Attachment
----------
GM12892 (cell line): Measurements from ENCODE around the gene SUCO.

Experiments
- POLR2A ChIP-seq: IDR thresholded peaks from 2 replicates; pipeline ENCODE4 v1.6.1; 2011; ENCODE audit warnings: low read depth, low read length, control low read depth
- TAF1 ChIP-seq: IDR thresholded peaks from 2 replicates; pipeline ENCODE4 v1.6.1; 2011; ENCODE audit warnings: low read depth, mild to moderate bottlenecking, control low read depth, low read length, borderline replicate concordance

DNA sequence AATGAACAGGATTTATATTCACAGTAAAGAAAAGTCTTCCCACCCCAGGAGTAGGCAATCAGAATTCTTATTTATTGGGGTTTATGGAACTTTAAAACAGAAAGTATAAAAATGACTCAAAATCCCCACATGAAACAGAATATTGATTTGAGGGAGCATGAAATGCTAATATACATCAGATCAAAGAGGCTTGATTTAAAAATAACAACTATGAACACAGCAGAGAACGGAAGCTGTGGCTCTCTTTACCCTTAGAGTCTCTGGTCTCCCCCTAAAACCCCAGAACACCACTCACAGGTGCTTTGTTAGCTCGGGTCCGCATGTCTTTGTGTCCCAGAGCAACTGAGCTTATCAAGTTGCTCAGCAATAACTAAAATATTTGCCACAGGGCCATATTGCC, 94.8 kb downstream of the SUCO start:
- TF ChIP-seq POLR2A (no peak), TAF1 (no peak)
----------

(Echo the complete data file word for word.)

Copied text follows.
GM12892 (cell line): Measurements from ENCODE around the gene SUCO.

Experiments
- POLR2A ChIP-seq: IDR thresholded peaks from 2 replicates; pipeline ENCODE4 v1.6.1; 2011; ENCODE audit warnings: low read depth, low read length, control low read depth
- TAF1 ChIP-seq: IDR thresholded peaks from 2 replicates; pipeline ENCODE4 v1.6.1; 2011; ENCODE audit warnings: low read depth, mild to moderate bottlenecking, control low read depth, low read length, borderline replicate concordance

DNA sequence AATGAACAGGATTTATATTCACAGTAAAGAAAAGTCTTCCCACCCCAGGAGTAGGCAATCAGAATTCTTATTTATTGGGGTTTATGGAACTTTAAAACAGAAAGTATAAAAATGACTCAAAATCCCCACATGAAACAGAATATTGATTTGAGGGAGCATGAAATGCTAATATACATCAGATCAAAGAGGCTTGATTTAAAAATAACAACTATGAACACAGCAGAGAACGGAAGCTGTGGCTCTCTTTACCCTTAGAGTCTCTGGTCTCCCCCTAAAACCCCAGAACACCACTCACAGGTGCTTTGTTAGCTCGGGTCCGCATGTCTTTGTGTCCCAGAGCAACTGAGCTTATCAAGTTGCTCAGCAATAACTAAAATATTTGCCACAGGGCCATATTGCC, 94.8 kb downstream of the SUCO start:
- TF ChIP-seq POLR2A (no peak), TAF1 (no peak)